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Herz, the unit of frequency

Herz, the unit of frequency

On the previous page you saw that the wavy lines we use to depict waves are models that help us understand the properties of waves, like frequency and wavelength. Waves with a short wavelength have a high frequency and "change" often.

Oscillation

If you would want to impress your friends you would call this periodic changing of the wave "oscillation". When a wave oscillates once per second we say that it has a frequency of 1 Herz or Hz.

Another example of frequency is your heart rate. The average heart of a human at rest beats about 70 times per minute, which corresponds to a frequency of 70/60 =1.17 beats per second, or 1.17 Hz.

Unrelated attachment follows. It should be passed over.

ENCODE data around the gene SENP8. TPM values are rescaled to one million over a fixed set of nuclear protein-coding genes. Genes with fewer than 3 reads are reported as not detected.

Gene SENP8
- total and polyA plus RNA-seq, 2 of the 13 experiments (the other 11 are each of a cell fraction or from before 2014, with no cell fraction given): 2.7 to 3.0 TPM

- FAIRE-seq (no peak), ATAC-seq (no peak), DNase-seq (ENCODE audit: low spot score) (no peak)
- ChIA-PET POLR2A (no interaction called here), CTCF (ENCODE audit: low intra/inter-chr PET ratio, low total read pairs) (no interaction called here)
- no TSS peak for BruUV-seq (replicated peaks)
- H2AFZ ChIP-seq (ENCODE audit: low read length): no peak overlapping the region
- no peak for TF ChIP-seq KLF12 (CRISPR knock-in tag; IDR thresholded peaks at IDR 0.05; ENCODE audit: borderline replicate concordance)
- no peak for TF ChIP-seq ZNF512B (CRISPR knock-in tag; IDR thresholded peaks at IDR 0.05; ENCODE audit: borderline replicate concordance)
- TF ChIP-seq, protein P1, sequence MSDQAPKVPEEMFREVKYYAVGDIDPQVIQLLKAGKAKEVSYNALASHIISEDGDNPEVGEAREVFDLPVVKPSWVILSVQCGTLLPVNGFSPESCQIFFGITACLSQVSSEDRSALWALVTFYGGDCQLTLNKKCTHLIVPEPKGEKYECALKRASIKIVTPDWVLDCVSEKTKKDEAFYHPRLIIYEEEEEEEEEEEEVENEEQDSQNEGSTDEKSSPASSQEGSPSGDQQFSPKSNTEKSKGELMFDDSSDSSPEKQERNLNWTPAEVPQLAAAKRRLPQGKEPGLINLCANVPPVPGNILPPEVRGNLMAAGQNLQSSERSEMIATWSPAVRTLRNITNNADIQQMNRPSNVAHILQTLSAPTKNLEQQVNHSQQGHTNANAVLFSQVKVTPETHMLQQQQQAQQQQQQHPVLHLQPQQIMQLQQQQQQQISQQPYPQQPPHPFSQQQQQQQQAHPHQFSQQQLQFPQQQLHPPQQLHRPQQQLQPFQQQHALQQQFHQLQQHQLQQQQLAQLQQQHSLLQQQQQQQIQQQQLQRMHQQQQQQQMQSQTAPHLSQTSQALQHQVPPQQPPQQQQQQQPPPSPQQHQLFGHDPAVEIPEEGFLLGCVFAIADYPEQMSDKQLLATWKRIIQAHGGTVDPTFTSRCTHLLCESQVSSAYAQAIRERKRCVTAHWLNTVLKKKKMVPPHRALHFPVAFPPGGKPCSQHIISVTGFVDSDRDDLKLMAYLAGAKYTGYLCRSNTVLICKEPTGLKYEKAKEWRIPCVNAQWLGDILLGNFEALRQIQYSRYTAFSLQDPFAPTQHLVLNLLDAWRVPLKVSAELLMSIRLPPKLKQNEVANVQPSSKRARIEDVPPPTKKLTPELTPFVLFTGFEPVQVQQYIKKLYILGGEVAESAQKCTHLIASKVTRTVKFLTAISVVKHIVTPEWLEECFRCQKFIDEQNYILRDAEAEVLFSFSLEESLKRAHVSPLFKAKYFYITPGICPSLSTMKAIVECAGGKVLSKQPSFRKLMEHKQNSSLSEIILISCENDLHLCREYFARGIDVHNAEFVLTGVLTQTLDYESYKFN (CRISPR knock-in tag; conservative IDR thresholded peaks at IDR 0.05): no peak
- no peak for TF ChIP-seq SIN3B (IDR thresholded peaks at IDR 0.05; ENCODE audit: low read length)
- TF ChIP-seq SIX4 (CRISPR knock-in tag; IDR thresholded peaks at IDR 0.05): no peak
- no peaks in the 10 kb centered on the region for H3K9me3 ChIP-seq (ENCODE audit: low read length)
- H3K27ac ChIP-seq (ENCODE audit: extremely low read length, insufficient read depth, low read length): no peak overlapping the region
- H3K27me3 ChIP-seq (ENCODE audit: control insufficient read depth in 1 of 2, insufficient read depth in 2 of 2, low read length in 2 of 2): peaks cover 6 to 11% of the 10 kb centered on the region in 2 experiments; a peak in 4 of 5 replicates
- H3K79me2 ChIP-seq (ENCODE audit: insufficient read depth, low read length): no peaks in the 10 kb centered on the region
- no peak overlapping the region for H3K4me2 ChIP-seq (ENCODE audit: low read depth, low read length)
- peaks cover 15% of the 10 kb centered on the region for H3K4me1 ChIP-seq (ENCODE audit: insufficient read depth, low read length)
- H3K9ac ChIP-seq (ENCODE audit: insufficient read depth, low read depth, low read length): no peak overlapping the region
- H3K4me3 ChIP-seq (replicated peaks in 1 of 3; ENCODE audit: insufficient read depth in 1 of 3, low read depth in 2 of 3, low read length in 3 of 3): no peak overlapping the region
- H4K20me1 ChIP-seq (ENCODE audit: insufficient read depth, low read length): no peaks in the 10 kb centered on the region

Der Heinrich

The "Herz" was named after Heinrich Herz, a German phycisit who expanded on the work of  James Clerk Maxwell, the scientist we talked about earlier. Below you see Heinrich Herz having his picture taken while bathing his feet at a Tahitian beach.

Heinrich Herz on the beach

Now that you now what wavelength and frequency are and how they are related, it is time to have a closer look at electromagnetic waves.  On the next pages you will learn more about the nature of electromagnetic waves. Brace yourselves, because this is where it gets a bit complicated. Let's start of by looking into how radio waves are generated.